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Advocates call for more sustainable funding for Michigan's infrastructure

Advocates press for more sustainable infrastructure funding
Advocates press for more sustainable infrastructure funding 03:17

(CBS DETROIT) - Late last month, the Michigan legislature passed a nearly $82 billion state budget, a historically large sum of money for the state.

Although millions will be going toward improving the state's infrastructure, one advocate tells CBS News Detroit he would have liked to see more sustainable, long-term funding. 

"We want to be cognizant and thankful for all the money that's going towards infrastructure that we don't want to complain," said Brad Ewart, the president of the Michigan chapter of the American Society of Civil Engineers. "But because it is, it is quite a sum of money. But we also want to acknowledge that there are funding gaps still there."

The infrastructure budget for the next fiscal year includes $416 million to improve roads and other public infrastructure, $80 million to enhance 20 bridges across the state, and $50 million for rail, marine, and local transit infrastructure, among a long list of others. 

"But ultimately, with gas tax revenues eventually going to probably fall more with the electrification of the vehicles," Ewart said. "Where are we going to get that sustainable funding? Obviously, all very hard questions for policymakers."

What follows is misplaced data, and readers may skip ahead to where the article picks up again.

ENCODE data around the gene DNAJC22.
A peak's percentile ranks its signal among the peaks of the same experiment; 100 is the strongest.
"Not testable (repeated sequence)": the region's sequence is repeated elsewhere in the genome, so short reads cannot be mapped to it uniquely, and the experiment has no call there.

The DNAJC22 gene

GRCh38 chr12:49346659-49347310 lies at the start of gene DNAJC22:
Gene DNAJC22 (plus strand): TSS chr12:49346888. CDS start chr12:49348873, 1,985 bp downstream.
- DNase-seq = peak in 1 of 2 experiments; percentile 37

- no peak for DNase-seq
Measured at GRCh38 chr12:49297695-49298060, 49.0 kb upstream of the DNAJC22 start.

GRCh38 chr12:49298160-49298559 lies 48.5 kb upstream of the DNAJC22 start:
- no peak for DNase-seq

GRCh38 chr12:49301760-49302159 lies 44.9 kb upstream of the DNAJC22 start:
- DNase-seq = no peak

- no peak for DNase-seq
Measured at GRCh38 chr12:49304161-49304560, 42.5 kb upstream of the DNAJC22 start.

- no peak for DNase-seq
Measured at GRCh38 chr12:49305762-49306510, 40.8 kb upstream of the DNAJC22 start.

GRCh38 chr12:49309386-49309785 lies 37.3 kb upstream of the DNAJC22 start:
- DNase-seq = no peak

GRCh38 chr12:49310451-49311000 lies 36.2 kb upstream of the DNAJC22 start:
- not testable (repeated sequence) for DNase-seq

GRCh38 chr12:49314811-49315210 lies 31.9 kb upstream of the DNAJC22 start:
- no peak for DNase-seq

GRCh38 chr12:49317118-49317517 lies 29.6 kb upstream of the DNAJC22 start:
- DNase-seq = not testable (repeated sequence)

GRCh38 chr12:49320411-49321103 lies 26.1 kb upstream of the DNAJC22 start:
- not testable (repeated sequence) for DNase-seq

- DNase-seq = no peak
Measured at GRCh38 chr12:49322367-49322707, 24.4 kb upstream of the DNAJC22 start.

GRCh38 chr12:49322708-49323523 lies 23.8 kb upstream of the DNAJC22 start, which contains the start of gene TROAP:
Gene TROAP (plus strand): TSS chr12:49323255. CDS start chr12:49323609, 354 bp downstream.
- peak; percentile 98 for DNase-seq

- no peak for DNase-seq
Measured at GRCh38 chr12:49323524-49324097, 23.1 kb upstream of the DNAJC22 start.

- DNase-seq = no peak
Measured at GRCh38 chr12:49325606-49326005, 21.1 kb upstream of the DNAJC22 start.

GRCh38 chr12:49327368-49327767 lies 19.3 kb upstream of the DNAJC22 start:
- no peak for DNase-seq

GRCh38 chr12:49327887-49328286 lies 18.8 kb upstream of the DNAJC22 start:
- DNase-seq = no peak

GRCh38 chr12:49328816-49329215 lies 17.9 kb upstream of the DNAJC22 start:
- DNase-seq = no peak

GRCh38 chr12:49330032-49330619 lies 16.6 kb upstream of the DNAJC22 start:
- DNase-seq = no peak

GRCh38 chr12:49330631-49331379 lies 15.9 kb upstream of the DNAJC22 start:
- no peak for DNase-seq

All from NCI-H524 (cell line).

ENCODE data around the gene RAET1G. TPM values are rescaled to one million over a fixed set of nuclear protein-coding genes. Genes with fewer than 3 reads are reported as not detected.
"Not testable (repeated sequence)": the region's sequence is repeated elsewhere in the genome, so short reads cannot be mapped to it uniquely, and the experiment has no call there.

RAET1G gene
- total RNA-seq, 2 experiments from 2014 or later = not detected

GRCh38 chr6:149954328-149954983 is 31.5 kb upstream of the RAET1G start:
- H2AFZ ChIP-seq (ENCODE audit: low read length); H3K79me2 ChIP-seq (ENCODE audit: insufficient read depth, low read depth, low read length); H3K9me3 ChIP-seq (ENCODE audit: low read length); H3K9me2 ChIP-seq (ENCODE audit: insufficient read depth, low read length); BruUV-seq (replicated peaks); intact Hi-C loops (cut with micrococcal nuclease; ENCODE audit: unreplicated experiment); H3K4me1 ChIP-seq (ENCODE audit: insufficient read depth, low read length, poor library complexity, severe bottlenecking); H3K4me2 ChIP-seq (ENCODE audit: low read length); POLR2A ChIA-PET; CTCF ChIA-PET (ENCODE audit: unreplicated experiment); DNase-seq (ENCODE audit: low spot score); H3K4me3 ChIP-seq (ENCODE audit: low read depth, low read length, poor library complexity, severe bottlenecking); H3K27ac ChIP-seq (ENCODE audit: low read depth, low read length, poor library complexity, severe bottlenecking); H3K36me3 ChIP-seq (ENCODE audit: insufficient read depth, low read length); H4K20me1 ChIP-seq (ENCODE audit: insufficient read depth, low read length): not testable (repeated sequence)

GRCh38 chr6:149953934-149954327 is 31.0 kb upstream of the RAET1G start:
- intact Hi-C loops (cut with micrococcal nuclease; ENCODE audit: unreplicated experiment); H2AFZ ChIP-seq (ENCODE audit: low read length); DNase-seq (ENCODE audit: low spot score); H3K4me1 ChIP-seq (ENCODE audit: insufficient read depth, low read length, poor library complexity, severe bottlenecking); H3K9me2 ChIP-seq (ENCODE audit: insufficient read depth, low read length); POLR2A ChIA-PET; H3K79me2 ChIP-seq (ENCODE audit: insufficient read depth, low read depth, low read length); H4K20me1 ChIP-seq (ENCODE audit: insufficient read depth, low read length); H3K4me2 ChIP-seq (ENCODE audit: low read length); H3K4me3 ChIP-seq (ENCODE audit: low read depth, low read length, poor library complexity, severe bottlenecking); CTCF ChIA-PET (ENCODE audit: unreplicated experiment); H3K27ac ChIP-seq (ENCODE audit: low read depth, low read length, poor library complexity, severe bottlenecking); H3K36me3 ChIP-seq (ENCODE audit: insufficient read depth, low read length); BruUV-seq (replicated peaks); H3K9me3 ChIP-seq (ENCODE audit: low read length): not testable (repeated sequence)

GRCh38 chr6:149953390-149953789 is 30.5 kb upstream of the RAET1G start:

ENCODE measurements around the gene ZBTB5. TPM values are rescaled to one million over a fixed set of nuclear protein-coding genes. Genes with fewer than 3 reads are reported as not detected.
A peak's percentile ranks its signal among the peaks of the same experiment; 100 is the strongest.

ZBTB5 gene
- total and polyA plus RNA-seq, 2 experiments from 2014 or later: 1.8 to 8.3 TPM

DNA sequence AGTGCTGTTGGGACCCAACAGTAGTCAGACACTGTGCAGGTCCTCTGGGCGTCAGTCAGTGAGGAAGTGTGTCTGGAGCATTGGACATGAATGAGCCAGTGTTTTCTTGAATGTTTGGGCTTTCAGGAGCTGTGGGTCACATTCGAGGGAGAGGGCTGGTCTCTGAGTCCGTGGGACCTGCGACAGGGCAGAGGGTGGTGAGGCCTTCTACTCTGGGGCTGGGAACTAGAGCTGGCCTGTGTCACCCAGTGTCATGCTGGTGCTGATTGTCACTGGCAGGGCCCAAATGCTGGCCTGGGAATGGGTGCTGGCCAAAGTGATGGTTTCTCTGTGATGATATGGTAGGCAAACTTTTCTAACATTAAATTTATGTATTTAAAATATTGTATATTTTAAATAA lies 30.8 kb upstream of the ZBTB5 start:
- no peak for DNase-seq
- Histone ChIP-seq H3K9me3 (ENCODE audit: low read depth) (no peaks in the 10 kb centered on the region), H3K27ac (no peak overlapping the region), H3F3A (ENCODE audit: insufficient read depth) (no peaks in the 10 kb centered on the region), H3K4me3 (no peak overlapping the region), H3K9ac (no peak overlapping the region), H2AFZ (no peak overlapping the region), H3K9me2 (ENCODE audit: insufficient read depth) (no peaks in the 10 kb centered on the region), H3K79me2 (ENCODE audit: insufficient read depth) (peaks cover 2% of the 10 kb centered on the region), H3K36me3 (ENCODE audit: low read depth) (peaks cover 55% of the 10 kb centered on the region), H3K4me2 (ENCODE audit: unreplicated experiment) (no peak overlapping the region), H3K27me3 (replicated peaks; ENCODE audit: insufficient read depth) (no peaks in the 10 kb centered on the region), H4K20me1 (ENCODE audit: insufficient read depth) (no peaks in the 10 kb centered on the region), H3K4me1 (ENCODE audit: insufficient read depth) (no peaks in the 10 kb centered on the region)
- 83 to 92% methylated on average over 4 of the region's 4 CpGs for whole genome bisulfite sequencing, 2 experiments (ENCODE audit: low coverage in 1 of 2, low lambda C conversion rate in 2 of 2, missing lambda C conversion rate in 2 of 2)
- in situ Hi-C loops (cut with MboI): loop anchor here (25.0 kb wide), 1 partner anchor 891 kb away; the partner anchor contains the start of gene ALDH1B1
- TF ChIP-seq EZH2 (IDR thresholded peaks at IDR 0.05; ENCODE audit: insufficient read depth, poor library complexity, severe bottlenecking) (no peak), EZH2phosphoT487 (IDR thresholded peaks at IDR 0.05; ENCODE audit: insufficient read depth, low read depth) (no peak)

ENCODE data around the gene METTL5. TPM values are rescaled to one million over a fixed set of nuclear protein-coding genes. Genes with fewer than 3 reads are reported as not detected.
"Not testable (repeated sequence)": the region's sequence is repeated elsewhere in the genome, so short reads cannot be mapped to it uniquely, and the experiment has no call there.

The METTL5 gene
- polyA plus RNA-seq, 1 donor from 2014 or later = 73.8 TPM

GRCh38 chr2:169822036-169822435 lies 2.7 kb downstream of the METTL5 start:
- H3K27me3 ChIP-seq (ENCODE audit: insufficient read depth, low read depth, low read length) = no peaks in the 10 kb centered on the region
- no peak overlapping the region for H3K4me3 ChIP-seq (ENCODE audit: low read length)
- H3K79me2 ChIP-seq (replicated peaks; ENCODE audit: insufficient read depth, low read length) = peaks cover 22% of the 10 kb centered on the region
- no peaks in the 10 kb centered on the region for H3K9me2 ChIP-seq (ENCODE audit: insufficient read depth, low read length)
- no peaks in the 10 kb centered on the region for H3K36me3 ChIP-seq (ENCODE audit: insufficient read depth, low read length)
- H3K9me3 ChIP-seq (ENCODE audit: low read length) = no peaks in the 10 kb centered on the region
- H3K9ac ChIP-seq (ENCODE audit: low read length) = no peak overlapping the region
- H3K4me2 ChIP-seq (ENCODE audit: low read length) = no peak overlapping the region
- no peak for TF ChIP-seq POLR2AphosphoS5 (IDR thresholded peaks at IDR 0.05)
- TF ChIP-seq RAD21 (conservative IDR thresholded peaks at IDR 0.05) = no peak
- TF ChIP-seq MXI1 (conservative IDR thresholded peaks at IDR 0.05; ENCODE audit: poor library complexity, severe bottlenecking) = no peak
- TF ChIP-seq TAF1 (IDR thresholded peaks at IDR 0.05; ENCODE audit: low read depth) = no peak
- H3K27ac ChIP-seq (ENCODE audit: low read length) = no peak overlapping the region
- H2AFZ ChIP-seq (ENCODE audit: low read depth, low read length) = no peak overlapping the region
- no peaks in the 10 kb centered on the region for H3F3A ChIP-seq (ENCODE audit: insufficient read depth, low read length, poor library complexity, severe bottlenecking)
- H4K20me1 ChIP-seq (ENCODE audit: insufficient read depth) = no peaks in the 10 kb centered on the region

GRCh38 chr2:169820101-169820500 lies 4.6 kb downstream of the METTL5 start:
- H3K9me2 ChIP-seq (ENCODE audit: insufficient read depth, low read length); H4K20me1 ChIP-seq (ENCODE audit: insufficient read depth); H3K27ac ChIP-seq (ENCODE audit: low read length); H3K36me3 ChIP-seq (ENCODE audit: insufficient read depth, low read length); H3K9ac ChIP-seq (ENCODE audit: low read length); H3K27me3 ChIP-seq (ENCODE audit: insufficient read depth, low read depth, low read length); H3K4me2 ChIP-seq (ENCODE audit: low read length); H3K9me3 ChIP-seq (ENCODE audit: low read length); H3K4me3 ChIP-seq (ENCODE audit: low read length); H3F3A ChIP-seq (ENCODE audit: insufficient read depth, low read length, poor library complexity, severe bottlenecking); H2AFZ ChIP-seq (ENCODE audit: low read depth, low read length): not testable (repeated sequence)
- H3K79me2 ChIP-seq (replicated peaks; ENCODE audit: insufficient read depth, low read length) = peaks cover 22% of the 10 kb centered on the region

Over the course of reporting this story, one advocate noted that this year's budget focuses a little more on individual projects as opposed to wide-scale improvements, a fact that Zach Kolodin, Michigan's chief infrastructure officer, addressed. 

"There are a lot of projects that folks have wanted to see for a long time," Kolodin said. "We haven't had a budget in many years that has focused on solving those local problems that people keep bringing up over and over again. Our legislature is very, very attentive to what they were hearing in their communities and focused on delivering those projects and making sure they get across the finish line."

He theorized that inflation is partly to blame for local projects needing more money to be completed. 

"Inflation and infrastructure projects across the state has caused some projects to fall short of their targets, and they may need a little bit of extra cash to help get them built," Kolodin said. "But that doesn't mean they're bad projects."

Ewart says to continue Michigan's trend of improving infrastructure in a state that has to battle the weather each winter. There needs to be consistent and long-term funding each year.

"Right now, if it's year to year, we can't really look at, well, what's it going to look like in five years? And obviously, roads continue to deteriorate," Ewart said. "You know, the law of thermodynamics, things digress into chaos. And so the roads, as we repair them, they immediately start to deteriorate slowly, obviously. So giving the different departments their ability to plan out that far can help them further their gains on the deterioration."

One way Detroiters might see this infrastructure budget in action downtown will be a new pedestrian industrialized street in the heart of Greektown.

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